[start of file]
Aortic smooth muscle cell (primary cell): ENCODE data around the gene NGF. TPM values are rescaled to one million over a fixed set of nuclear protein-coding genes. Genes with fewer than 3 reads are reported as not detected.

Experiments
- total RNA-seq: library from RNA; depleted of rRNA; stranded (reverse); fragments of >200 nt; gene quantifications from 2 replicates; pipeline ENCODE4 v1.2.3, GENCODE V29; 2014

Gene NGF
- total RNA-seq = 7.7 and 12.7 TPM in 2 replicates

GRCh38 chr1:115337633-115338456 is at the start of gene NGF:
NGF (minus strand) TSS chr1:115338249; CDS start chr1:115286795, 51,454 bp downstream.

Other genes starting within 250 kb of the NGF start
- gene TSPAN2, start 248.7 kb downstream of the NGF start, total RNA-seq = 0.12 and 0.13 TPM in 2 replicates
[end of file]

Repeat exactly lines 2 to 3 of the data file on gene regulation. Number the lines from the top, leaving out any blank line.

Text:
Experiments
- total RNA-seq: library from RNA; depleted of rRNA; stranded (reverse); fragments of >200 nt; gene quantifications from 2 replicates; pipeline ENCODE4 v1.2.3, GENCODE V29; 2014